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Home Media Reports 2009 AHRC condemns arbitrary arrests of Ahmadis
AHRC condemns arbitrary arrests of Ahmadis
Daily Times, Pakistan
Friday, March 20, 2009

AHRC condemns arbitrary arrests of Ahmadis

* Commission references recent events of murdered couple, arrested men

Staff Report

LAHORE: The Asian Human Rights Commission (AHRC) on Thursday condemned the ease with which a member of the Ahmadi sect could be arbitrarily arrested, based on hearsay evidence from an openly biased party.

Referencing two recent events in which an Ahmadi couple was found murdered and 15 men were arrested for gathering at a place of worship that resembles a mosque, the AHRC said these events highlighted the intense discrimination experienced by most minorities in Pakistan. It noted that it was very easy to file cases of blasphemy against most minorities.

In the first cases, the AHRC noted, 15 prominent Ahmadi men in Sillanwali tehsil, Sargodha district, were charged under Section 298C of the Pakistan Penal Code, an amendment that applies only to Ahmadis and carries up to three years in jail. Three of the men have been detained so far and denied bail by a local judge. The amendment to Section 298 claims that Ahmadis should not pose as Muslims, call themselves Muslim, “or in any manner whatsoever outrage the religious feelings of Muslims”.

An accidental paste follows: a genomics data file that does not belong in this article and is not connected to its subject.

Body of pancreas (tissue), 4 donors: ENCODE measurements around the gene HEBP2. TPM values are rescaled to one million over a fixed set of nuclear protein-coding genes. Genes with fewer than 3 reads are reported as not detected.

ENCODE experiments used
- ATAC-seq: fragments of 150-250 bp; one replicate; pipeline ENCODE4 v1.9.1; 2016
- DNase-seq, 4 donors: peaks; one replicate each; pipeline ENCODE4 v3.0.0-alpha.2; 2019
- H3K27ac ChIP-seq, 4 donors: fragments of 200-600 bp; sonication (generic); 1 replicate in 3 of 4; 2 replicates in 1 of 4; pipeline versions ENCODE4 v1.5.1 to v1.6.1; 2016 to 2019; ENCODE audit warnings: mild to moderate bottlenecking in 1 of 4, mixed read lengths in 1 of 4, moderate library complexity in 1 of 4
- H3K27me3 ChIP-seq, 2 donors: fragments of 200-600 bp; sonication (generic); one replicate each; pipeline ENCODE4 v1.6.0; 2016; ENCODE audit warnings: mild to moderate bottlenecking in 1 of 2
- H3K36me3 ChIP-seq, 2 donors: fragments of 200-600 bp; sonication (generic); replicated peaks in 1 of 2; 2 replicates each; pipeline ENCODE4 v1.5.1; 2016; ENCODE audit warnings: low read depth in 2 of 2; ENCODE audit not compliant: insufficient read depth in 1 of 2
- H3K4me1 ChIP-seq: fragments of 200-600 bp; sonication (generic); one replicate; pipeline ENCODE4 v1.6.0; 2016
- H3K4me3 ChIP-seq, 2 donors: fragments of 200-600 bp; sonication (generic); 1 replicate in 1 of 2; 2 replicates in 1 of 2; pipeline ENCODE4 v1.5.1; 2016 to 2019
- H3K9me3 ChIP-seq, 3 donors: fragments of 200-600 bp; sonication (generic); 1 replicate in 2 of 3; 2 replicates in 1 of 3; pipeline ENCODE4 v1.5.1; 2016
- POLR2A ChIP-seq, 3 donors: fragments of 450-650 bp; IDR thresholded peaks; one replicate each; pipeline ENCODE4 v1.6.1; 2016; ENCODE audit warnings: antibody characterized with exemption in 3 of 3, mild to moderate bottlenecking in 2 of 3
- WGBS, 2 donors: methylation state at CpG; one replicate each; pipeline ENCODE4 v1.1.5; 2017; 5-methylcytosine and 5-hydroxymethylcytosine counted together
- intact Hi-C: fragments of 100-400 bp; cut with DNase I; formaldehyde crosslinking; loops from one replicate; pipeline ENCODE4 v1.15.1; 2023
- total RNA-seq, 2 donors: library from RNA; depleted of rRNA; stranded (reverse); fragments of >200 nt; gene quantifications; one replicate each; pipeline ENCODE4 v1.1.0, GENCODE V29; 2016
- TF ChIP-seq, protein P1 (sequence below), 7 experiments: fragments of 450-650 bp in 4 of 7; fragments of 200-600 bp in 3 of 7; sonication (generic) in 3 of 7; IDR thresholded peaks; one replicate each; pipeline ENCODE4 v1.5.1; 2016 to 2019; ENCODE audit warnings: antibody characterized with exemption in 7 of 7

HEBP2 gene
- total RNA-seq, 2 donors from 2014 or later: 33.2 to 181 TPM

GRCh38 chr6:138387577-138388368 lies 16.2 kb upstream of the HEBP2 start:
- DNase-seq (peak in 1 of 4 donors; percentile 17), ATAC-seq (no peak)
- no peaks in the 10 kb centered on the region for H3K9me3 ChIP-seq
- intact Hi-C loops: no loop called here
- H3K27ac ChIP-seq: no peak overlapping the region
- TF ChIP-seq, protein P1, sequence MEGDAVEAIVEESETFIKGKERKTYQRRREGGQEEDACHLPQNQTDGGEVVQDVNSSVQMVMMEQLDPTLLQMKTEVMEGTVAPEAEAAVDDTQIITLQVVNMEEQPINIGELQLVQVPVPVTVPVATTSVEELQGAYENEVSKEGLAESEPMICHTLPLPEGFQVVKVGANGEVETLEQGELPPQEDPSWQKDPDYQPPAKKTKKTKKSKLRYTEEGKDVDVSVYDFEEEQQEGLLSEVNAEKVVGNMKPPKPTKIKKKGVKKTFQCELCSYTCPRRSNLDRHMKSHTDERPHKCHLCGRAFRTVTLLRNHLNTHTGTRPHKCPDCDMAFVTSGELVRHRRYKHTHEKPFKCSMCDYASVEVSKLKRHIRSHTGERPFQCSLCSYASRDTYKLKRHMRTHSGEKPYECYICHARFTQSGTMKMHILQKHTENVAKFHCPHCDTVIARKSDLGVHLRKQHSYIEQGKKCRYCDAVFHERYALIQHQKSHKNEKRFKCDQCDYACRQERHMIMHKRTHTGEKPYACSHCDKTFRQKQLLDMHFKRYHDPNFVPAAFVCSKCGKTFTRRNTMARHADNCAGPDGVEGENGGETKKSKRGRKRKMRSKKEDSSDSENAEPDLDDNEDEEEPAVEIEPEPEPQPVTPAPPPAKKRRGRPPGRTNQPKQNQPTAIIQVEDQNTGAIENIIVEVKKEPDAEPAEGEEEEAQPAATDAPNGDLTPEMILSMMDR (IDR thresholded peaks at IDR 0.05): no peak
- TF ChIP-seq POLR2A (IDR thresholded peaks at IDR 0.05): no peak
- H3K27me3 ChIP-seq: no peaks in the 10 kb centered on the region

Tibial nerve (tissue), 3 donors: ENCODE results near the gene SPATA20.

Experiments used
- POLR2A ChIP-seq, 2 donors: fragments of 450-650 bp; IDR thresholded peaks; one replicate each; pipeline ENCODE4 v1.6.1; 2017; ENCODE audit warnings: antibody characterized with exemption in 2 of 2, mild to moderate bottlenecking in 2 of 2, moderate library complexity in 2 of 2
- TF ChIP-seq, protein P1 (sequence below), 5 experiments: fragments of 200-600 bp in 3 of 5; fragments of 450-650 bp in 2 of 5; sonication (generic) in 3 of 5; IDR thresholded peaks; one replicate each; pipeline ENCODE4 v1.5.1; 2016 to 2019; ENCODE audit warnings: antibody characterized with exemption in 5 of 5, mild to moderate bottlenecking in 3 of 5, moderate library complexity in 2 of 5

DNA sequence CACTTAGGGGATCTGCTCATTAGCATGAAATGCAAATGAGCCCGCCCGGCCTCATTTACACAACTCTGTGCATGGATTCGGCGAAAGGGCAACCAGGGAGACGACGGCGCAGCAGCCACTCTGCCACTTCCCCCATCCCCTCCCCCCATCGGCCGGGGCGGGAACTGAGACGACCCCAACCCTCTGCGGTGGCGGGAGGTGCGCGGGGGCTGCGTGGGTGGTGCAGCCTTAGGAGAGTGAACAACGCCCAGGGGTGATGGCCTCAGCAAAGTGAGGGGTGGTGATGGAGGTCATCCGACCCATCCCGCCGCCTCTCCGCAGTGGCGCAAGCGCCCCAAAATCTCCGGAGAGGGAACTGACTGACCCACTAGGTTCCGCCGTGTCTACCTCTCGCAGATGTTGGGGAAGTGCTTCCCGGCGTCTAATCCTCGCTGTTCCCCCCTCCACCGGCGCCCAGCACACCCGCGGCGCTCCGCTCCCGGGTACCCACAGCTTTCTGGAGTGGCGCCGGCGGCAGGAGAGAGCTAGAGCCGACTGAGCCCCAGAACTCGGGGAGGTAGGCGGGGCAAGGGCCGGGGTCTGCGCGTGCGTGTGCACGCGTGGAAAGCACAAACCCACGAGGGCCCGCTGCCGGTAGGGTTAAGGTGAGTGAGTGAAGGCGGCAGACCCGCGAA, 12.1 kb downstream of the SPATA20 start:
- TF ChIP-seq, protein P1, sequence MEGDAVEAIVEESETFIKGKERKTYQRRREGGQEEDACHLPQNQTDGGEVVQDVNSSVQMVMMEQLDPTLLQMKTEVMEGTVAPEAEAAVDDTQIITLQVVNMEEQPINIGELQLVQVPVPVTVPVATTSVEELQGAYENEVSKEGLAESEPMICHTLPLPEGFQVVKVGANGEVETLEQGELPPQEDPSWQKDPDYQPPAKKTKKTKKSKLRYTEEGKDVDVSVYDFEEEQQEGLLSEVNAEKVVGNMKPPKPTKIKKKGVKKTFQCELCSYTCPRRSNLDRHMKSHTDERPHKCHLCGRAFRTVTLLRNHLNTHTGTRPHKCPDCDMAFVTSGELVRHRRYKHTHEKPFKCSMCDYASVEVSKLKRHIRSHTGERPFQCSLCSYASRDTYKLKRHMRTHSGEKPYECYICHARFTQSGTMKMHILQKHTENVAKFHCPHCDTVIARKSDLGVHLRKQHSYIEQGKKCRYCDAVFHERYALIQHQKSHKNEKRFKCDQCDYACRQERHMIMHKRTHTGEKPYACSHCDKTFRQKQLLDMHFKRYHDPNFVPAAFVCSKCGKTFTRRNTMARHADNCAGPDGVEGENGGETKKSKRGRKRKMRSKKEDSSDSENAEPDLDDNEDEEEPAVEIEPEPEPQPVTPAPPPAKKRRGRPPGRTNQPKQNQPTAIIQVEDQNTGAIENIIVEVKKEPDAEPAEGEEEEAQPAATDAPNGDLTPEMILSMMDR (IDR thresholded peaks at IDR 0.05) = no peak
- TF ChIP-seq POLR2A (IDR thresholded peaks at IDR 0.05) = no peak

Protect: According to the AHRC, the 15 men in Sargodha can expect little help from the police. Rather than allowing this discrimination and violent persecution to continue, the commission added, the government must recognise the right to life of every Pakistani, and start protecting and compensating those it has helped to make vulnerable through such amendments as Section 298C. In the second incident reference by the AHRC, a prominent Ahmadi couple was found murdered in their apartment in Wapda Colony, Multan Rd, approximately three months after they started to receive anonymous death threats. The threats warned them against practising their religion, but their family advised them against taking the case to the police, claiming this would make them more vulnerable. The family is currently fearful about following through with the murder case.

According to the commission, more than a 1,000 Ahmadis are estimated to be in Pakistan's jails on charges of blasphemy, which carries the death penalty. It claims that many of these convictions are a part of personal vendettas or land disputes. The commission also points out that over the past 24 years, at least 100 Ahmadis have been lynched and murdered; 18 of them doctors.

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